Jay Chou participating in LoL

How China’s Popstars are Cashing in on Esports

The marriage of Chinese musicians with the hottest esports games means everyone’s a winner

Despite being released over six months ago, Hong Kong singer Eason Chan’s track “Lonely Warrior (《孤勇者》),” is still hovering around the top of the charts on NetEase’s music app. After spending three months at the top spot on its release last November, it’s become a viral hit among primary school children across China, and is pushing 30 million views on streaming site Bilibili.

For once, this is not just due to Chan’s status as a Mandopop legend, which has made his tracks a staple of karaoke evenings across the Sinosphere. Instead, video game fans are driving the track’s popularity, specifically the 130 million Chinese people who have watched the anime TV series Arcane, for which “Lonely Warrior” is the theme tune. Released through Tencent, the TV series tells the story of two champions from the video game League of Legends (LoL) living through a time of chaos. It has already made a splash on the mainland, recording an incredible 9.0 out of 10 on ratings site Douban.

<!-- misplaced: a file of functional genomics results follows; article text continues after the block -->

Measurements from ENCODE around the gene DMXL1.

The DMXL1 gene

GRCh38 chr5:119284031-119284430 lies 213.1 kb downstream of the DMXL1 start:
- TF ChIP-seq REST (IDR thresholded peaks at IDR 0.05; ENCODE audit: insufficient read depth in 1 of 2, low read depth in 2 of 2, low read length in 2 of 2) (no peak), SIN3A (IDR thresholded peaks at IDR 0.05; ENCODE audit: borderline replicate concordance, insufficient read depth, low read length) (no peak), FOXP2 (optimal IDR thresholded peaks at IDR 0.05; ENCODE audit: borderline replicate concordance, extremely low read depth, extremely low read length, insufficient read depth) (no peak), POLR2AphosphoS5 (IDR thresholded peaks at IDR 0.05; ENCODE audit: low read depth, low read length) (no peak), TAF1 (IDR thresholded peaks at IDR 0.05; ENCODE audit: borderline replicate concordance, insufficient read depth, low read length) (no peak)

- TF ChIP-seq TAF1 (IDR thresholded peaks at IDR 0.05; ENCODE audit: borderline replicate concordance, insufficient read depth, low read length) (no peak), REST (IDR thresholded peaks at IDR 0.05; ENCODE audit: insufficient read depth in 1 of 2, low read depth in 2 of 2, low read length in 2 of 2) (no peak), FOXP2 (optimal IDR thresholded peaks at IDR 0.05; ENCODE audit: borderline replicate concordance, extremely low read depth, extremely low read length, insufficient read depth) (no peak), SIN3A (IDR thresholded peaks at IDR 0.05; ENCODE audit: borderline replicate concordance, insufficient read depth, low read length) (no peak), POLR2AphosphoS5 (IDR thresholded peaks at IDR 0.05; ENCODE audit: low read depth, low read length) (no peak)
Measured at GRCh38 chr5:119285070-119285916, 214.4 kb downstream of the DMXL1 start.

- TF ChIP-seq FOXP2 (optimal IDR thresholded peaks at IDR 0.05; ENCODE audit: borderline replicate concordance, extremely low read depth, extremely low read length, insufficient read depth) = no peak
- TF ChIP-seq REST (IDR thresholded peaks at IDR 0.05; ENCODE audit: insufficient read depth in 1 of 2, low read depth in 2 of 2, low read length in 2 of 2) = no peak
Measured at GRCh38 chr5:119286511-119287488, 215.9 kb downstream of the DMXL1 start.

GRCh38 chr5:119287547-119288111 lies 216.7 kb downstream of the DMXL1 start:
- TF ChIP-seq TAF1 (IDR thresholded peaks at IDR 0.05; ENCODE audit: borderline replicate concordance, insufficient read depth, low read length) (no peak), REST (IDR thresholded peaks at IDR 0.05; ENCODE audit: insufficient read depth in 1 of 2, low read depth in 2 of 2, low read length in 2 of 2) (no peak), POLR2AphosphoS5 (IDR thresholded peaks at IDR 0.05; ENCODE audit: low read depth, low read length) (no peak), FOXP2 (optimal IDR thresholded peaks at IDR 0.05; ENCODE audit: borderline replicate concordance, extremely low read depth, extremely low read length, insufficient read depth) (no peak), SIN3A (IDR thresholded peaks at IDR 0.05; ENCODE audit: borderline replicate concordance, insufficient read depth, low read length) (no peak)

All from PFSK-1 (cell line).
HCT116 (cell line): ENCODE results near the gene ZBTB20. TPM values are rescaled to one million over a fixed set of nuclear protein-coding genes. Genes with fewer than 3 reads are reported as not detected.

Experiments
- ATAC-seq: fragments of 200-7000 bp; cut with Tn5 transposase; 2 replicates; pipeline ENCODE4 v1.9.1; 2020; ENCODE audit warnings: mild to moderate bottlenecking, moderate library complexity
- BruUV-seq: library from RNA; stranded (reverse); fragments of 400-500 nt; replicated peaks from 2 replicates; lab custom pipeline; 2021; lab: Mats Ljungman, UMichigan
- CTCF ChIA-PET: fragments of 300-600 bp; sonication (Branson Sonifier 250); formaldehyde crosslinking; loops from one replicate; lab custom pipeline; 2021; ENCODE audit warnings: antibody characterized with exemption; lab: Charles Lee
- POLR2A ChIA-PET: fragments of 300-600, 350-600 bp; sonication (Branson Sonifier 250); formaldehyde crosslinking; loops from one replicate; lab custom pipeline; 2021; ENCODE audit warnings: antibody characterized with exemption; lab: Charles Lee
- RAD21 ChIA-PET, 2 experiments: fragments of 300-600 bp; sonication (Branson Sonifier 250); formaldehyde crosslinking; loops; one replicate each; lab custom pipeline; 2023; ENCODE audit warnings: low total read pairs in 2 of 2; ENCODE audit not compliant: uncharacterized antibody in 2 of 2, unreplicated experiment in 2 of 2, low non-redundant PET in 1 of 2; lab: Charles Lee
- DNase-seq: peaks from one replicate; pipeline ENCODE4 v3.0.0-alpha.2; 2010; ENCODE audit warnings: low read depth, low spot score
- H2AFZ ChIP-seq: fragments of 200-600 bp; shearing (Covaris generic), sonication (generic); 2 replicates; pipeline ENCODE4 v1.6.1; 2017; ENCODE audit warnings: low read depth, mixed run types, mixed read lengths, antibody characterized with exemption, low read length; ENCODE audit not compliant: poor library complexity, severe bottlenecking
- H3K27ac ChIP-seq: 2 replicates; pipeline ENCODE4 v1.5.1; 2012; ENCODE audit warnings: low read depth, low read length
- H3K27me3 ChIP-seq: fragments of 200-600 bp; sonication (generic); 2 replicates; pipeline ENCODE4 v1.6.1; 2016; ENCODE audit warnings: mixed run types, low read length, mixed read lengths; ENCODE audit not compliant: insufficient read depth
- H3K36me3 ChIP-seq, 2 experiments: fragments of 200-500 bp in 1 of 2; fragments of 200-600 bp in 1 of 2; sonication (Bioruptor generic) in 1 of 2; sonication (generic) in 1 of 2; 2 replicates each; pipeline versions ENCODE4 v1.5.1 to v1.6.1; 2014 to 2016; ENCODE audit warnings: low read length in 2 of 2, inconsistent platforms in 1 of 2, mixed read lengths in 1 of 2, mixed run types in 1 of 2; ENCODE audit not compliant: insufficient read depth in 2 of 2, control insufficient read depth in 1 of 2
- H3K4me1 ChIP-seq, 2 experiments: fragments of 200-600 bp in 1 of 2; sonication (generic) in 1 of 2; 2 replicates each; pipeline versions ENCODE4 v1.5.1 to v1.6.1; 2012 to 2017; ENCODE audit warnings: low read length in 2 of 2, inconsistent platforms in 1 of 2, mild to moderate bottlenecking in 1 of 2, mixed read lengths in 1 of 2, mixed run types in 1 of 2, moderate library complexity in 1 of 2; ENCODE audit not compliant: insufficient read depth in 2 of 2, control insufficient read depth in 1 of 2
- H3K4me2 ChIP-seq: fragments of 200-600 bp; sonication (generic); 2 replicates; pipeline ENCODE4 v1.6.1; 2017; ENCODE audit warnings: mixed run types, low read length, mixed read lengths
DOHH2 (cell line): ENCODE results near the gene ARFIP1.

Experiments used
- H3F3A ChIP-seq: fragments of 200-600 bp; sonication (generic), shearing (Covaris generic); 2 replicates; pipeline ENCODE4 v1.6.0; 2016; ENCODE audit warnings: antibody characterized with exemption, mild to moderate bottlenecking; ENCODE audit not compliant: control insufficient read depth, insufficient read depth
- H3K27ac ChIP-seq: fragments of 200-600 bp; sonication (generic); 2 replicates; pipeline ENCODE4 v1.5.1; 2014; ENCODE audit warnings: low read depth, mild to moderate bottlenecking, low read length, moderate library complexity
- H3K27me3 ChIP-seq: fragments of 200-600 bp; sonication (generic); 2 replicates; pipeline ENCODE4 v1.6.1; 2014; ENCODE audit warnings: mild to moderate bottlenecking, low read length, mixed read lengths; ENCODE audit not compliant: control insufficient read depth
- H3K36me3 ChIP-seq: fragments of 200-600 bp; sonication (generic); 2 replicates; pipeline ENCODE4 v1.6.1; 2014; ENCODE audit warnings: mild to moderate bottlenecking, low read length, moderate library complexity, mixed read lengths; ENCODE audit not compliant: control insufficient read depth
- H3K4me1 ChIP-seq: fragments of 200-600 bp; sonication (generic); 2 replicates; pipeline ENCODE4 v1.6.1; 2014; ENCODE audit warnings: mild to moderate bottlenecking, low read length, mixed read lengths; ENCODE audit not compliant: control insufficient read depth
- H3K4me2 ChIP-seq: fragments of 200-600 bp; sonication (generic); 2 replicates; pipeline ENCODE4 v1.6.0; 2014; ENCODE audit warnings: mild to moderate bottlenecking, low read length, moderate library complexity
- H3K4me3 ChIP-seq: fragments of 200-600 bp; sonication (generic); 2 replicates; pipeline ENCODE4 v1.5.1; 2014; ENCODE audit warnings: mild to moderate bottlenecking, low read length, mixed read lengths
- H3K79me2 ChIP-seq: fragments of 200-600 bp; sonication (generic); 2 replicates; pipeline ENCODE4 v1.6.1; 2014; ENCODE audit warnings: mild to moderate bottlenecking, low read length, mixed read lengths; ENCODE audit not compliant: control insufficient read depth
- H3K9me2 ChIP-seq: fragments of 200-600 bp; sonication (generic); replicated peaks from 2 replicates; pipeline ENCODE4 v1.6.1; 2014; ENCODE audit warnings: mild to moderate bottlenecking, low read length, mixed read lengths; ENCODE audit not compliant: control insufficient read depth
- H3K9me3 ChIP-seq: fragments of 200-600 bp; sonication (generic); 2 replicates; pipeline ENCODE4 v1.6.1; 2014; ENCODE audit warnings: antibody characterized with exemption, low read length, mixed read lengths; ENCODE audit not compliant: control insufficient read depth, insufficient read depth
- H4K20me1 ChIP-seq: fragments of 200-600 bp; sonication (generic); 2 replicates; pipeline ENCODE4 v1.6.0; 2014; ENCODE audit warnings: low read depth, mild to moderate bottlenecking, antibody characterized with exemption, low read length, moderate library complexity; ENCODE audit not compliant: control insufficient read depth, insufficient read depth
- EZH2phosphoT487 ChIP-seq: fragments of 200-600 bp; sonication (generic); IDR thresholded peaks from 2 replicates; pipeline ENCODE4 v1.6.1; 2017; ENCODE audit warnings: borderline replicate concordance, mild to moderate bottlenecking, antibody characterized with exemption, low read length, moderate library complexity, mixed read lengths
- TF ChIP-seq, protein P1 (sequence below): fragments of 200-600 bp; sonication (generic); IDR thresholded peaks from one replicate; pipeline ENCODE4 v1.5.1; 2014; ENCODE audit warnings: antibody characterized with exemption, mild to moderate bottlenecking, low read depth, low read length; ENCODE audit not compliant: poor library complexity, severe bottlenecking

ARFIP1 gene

Ten years on from LoL’s release in 2009, the multiplayer online battle arena (MOBA) game is the most-played video game in the world, with over 180 million monthly players in 2022 globally. Chinese servers host 75 million monthly players, making up around 40 percent of the worldwide total, with the second largest region—Western Europe—coming in at a distant 21 million. Over twenty years after the internet spread in China and internet cafes boomed, the country is now the largest esports (professional competitive gaming) market in the world and musicians like Chan are increasingly tapping into the vast numbers of online gamers by partnering with their favorite games to market songs and investing heavily in esports teams.

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author Asian Pop Weekly

Established in 2010, Asian Pop Weekly is one of the only English-language platforms that specialises in reportings on Mandarin popular music. Informed by a multitude of disciplines and perspectives both practical and theoretical, diverse and with an ear to the ground; APW exists between cultural, disciplinary, and national boundaries precisely to demonstrate the possibilities that exist when you look beyond cultural differences. APW is obsessed with the notion of bringing Mandarin and Asian music to the world as a means of bridging cultural divides; unearthing the best of what the scene has to offer and presenting it to English-speaking audiences in ways that intrigue yet foster understanding.

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